MIREX Impact Statements
Dear MIR Community:
We are gathering evidence of impact for MIREX. We would appreciate it greatly if you would post comments about how MIREX has impacted or influenced your work directly or MIR research in general.
In a similar vein, we are also gathering citations to MIREX-related papers as further evidence of impact for MIREX on the MIREX Impact Citations page.
We are collecting these statements and citations as evidence influence and success to submit to funding agencies, research administrators and/or future collaborators.
Thank you very much.
J. Stephen Downie
I am a researcher in audio signal processing. Although music information retrieval is not my main focus, I have been following the MIREX campaigns from the very beginning as one of the most exciting initiatives in the field. What makes MIREX unique is the attention made to the specification of the datasets and the evaluation procedures by the entrants themselves. I soon realized that this is the best way to attract a large number of entrants and evaluate tasks that people really care about. Inspired by this view, I founded an annual evaluation campaign relating to my main focus (audio source separation), which has attracted more than 80 entrants in total and changed the view of the problem. See E. Vincent, S. Araki et al., "The Signal Separation Evaluation Campaign (2007-2010): Achievements and Remaining Challenges", Technical Report no. RR-7581, INRIA, 2011 . The funding application made by IMIRSEL aims to explore business models for MIREX and result in the creation of a sustainable MIREX model. This issue is also crucial for SiSEC and other medium-scale campaigns which cannot benefit from a large-scale organization such as TREC. IMIRSEL has already paved the way via their online DIY-system. I have no doubt that the provided funding will enable them to provide a conclusive answer this issue, which will be mostly reusable in SiSEC and other campaigns. Emmanuel Vincent, Research Scientist, INRIA, France.
"The evaluation of cover song identification and similarity systems is a complex task, and it is difficult to find in the literature a common methodology for that. The only existing attempt to compare version identification systems is found in the Music Information Retrieval Evaluation eXchange (MIREX) initiative ..." in J. Serrà, E. Gómez and P. Herrera. Audio cover song identification and similarity: background, approaches, evaluation, and beyond. In Advances in Music Information Retrieval, Z. W. Ras and A. A. Wieczorkowska editors. Studies in Computational Intelligence series, Springer-Verlag Berlin / Heidelberg, vol. 274, ch. 14, pp. 307-332. March 2010. http://mtg.upf.edu/node/1389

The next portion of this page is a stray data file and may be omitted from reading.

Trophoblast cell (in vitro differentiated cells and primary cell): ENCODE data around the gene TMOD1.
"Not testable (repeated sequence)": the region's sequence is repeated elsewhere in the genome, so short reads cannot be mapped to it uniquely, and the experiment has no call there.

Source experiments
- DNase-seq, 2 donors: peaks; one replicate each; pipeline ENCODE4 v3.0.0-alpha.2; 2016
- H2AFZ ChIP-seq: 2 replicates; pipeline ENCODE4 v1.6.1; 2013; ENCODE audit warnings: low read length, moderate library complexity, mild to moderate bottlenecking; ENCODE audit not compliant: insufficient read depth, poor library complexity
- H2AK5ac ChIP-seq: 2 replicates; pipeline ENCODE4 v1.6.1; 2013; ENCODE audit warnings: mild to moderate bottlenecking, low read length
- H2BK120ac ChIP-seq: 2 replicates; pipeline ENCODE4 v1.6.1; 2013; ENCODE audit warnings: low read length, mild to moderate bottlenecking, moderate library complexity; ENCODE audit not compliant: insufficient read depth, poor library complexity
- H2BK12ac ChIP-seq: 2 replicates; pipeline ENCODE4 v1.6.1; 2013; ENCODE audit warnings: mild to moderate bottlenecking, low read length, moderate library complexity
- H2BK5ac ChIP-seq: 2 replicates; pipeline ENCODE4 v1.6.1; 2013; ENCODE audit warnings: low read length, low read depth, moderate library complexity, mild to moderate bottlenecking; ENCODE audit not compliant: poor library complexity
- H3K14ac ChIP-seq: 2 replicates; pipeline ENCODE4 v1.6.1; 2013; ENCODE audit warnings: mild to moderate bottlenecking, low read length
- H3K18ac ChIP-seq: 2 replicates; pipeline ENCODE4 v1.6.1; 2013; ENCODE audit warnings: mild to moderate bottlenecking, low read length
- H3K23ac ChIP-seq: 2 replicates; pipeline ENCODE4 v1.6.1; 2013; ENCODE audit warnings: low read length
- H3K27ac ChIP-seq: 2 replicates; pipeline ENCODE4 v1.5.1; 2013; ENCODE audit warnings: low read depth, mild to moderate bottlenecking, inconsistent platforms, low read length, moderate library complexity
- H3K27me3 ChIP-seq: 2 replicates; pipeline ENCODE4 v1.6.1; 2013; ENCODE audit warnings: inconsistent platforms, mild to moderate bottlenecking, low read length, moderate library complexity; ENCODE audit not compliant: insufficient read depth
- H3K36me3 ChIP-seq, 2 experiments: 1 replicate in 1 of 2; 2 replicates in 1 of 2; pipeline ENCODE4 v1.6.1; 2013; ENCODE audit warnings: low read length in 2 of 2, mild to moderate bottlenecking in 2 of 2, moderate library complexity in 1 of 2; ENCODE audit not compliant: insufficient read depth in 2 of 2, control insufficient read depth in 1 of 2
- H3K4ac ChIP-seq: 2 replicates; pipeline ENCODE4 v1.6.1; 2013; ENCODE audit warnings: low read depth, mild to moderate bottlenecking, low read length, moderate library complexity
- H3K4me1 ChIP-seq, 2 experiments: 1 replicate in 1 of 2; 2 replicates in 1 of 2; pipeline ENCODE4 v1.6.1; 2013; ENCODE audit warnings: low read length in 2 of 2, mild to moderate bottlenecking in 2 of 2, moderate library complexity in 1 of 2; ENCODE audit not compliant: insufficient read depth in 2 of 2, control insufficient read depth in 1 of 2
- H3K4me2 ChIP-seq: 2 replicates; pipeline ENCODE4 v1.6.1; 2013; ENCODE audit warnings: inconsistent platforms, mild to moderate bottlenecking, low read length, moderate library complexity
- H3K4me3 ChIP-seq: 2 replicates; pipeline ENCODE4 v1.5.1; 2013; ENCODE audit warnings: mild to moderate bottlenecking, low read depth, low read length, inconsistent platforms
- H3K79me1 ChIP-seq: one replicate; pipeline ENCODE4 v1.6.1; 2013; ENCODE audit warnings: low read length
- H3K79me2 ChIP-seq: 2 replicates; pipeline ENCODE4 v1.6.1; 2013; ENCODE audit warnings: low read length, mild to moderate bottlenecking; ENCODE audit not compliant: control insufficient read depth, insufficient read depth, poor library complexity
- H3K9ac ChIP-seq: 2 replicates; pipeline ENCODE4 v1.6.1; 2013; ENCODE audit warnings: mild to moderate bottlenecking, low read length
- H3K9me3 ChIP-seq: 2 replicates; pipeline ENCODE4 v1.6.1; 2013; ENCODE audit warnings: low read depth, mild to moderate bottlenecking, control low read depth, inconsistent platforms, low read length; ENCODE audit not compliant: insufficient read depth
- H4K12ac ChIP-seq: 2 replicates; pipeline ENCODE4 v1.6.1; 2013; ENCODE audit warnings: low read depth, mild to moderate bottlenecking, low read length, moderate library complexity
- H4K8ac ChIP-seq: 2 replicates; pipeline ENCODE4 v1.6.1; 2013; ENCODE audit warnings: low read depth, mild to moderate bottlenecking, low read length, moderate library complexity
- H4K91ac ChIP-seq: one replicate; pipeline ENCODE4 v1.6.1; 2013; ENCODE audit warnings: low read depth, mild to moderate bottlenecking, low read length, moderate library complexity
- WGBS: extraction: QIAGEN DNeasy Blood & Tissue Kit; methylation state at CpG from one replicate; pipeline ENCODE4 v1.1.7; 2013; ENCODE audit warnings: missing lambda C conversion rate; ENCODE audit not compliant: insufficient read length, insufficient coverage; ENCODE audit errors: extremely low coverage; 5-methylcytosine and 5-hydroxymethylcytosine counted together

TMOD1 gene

"The MIR evaluation exchange (MIREX) is an international community-based framework for the formal evaluation of MIR systems and algorithms . Among other tasks, MIREX allows comparing different algorithms for artist identification, genre classification, or music transcriptionNote2 . In particular, MIREX allows for an objective assessment of the accuracy of different cover song identification algorithms. ..." in J. Serrà, X. Serra and R. G. Andrzejak. Cross recurrence quantification for cover song identification. New Journal of Physics, vol. 11, art. 093017. September 2009. http://mtg.upf.edu/node/1390
"MIREX is the widest participation contest in music information retrieval (MIR) field in the world. This contest holds annually and proposes new competitive tasks every year to keep up with the change in MIR field. The contest includes most research topics in MIR filed from traditional tasks such as Query by Singing/Humming task and Audio Genre Classification task to newest tasks such as Audio Music Mood Classification and Audio Tag Classification." Research News at Institute of Acoustics, Chinese Academy of Sciences, Nov. 2009, http://english.ioa.cas.cn/rh/as/200911/t20091106_46842.html
I have been working on music information retrieval for over 10 years and have proudly watched the field grow from a research curiosity to a vibrant research area with significant impact in both academia and industry. MIREX has been instrumental in this evolution. By providing a common evaluation framework and data it is possible to test new algorithms and get a much better understanding of the tradeoffs involved in their design. Every year after the ISMIR submissions are done I can't wait to get started working on MIREX submissions. Every year I try to participate in more tasks but due to time constraints only make it to a few. Running MIREX takes an incredible amount of effort and the organizers have done an outstanding job over the years. I sincerely hope that MIREX continuous to evolve and grow helping guide the growth of music information retrieval as a researcher area. George Tzanetakis, Associate Professor of Computer Science and Canada Research Chair in Computer Analysis of Music and Audio, University of Victoria, Canada.